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"With quotable lines on every page, this is an important and affecting addition to the Thoreau shelf." —Booklist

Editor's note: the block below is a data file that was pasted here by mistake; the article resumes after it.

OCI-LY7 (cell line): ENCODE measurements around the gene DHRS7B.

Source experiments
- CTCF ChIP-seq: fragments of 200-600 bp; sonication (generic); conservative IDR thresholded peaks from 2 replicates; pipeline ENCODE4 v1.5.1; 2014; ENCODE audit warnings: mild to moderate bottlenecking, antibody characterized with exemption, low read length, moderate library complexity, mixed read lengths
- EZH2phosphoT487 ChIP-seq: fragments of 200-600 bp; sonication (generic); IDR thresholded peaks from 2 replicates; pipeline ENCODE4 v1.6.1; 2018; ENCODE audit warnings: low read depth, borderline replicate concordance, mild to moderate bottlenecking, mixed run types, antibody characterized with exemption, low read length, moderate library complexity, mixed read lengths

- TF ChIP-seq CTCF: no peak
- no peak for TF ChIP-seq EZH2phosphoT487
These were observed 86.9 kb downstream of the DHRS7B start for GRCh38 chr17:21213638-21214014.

The writing of Henry David Thoreau is as full of life today as it was when he published Walden one hundred years ago. In seeking to understand nature, Thoreau sought to "lead a fresh, simple life with God." In 1848 a seeker named Harrison Blake, yearning for a spiritual life of his own, asked the then-fledgling writer for guidance. The fifty letters that ensued, collected here for the first time in their own volume by Thoreau specialist Bradley P. Dean, are by turns earnest, oracular, witty, playful, practical— and deeply insightful and inspiring, as one would expect from America's best prose stylist and great moral philosopher.